• C07D301/03Synthesis of the oxirane ring by oxidation of unsaturated compounds, or of mixtures of unsaturated and saturated compounds
    • C07D301/04Synthesis of the oxirane ring by oxidation of unsaturated compounds, or of mixtures of unsaturated and saturated compounds with air or molecular oxygen
    • C07D301/08Synthesis of the oxirane ring by oxidation of unsaturated compounds, or of mixtures of unsaturated and saturated compounds with air or molecular oxygen in the gaseous phase
    • BPERFORMING OPERATIONS; TRANSPORTING
    • B01PHYSICAL OR CHEMICAL PROCESSES OR APPARATUS IN GENERAL
    • B01JCHEMICAL OR PHYSICAL PROCESSES, e.g. CATALYSIS, COLLOID CHEMISTRY; THEIR RELEVANT APPARATUS
    • B01J2208/00Processes carried out in the presence of solid particles; Reactors therefor
    • B01J2208/00008Controlling the process
    • B01J2208/00017Controlling the temperature
    • B01J2208/00106Controlling the temperature by indirect heat exchange
    • B01J2208/00115Controlling the temperature by indirect heat exchange with heat exchange elements inside the bed of solid particles
    • B01J2208/00132Tubes
    • BPERFORMING OPERATIONS; TRANSPORTING
    • B01PHYSICAL OR CHEMICAL PROCESSES OR APPARATUS IN GENERAL
    • B01JCHEMICAL OR PHYSICAL PROCESSES, e.g. CATALYSIS, COLLOID CHEMISTRY; THEIR RELEVANT APPARATUS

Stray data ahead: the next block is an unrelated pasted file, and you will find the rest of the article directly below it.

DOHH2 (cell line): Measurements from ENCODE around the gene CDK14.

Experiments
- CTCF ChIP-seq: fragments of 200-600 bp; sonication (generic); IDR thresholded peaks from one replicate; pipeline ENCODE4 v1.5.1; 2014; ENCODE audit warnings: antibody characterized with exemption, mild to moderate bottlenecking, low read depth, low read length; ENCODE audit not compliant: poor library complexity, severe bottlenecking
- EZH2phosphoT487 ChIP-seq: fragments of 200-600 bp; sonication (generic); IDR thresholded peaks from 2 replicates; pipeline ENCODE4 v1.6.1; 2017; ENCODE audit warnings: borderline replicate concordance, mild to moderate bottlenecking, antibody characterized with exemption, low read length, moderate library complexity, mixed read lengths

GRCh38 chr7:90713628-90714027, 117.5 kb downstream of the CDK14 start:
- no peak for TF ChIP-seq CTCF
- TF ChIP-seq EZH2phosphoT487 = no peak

• B01J2208/00Processes carried out in the presence of solid particles; Reactors therefor
    • B01J2208/00008Controlling the process
    • B01J2208/00017Controlling the temperature
    • B01J2208/00106Controlling the temperature by indirect heat exchange
    • B01J2208/00168Controlling the temperature by indirect heat exchange with heat exchange elements outside the bed of solid particles
    • B01J2208/00212Plates; Jackets; Cylinders

Description

Se t. 25, 1962 v. D. DRUMMOND ETAL 3,055,745

CATALYTIC REACTOR Filed Nov. 7. 1952 2 Sheets-Sheet 1 INVENTORS. V/RGIL D. DRUM/"0ND RA PHA 1. KA TZEN BY MERLE L 001.0 /6 F i A'r'roRyEY.

Sept. 25, 1962 v. D. DRUMMOND ET AL 3,055,745

CATALYTIC REACTOR Filed Nov. 7, 1952 2 Sheets-Sheet 2 INVENTORS. V/RG/L 0. DPUMMOND 26 5 RA PHA K4 T2 EN BY MERLE GOUL 0 3,(i55,745 CATALYTIC REACTOR Virgil D. Drurnmond, South Port, Conn, and Merle L. Gould and Raphael Katzen, Cincinnati, ()hio, assignors to Vulcan-Cincinnati, Inc, Cincinnati, Ohio, a corporation of Ohio Filed Nov. 7, 1952, Ser. No. 319,376 7 Claims. (Cl. 23-288) This invention relates to a catalytic reactor, and more particularly to a catalytic reactor for the catalytic oxidation of olefins.

This invention has as an object the provision of a catalytic reactor useful for exothermic catalytic reactions.

The invention has a further object the provision of a catalytic reactor useful for the catalytic oxidation of olefins to olefin oxides.

This invention has a further object the provision of a catalytic process for effecting exothermic catalytic reactions.

This invention has as a different object the provision of a process for effecting fluid catalytic operations.

This invention has as another object the provision of a process for effecting the catalytic oxidation of olefins to olefin oxides.